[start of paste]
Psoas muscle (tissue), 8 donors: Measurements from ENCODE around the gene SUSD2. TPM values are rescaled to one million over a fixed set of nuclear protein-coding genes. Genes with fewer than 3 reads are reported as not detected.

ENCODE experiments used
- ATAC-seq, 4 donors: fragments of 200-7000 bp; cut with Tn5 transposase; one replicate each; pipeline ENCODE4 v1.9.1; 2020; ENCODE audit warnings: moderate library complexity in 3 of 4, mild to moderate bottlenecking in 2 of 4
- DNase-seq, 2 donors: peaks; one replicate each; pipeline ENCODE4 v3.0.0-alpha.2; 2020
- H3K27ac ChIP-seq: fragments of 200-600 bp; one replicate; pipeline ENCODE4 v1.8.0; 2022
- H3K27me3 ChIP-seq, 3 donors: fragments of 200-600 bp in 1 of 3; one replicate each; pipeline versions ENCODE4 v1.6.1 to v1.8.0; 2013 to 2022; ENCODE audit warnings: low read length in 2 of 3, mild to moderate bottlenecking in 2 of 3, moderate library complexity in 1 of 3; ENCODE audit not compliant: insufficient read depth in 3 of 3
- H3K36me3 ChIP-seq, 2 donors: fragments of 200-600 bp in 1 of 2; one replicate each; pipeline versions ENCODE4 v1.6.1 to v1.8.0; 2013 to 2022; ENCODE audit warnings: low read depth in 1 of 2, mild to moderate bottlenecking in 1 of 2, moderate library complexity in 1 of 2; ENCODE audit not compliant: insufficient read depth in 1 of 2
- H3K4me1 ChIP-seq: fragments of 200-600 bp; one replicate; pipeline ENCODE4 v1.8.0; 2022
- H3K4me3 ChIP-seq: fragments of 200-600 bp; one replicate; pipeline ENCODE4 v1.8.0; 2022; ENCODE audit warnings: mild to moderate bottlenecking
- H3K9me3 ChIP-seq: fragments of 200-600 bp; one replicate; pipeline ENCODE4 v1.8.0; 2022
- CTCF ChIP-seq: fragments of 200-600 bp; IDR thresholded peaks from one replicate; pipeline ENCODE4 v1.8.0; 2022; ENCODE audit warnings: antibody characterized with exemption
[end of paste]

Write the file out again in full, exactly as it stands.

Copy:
Psoas muscle (tissue), 8 donors: Measurements from ENCODE around the gene SUSD2. TPM values are rescaled to one million over a fixed set of nuclear protein-coding genes. Genes with fewer than 3 reads are reported as not detected.

ENCODE experiments used
- ATAC-seq, 4 donors: fragments of 200-7000 bp; cut with Tn5 transposase; one replicate each; pipeline ENCODE4 v1.9.1; 2020; ENCODE audit warnings: moderate library complexity in 3 of 4, mild to moderate bottlenecking in 2 of 4
- DNase-seq, 2 donors: peaks; one replicate each; pipeline ENCODE4 v3.0.0-alpha.2; 2020
- H3K27ac ChIP-seq: fragments of 200-600 bp; one replicate; pipeline ENCODE4 v1.8.0; 2022
- H3K27me3 ChIP-seq, 3 donors: fragments of 200-600 bp in 1 of 3; one replicate each; pipeline versions ENCODE4 v1.6.1 to v1.8.0; 2013 to 2022; ENCODE audit warnings: low read length in 2 of 3, mild to moderate bottlenecking in 2 of 3, moderate library complexity in 1 of 3; ENCODE audit not compliant: insufficient read depth in 3 of 3
- H3K36me3 ChIP-seq, 2 donors: fragments of 200-600 bp in 1 of 2; one replicate each; pipeline versions ENCODE4 v1.6.1 to v1.8.0; 2013 to 2022; ENCODE audit warnings: low read depth in 1 of 2, mild to moderate bottlenecking in 1 of 2, moderate library complexity in 1 of 2; ENCODE audit not compliant: insufficient read depth in 1 of 2
- H3K4me1 ChIP-seq: fragments of 200-600 bp; one replicate; pipeline ENCODE4 v1.8.0; 2022
- H3K4me3 ChIP-seq: fragments of 200-600 bp; one replicate; pipeline ENCODE4 v1.8.0; 2022; ENCODE audit warnings: mild to moderate bottlenecking
- H3K9me3 ChIP-seq: fragments of 200-600 bp; one replicate; pipeline ENCODE4 v1.8.0; 2022
- CTCF ChIP-seq: fragments of 200-600 bp; IDR thresholded peaks from one replicate; pipeline ENCODE4 v1.8.0; 2022; ENCODE audit warnings: antibody characterized with exemption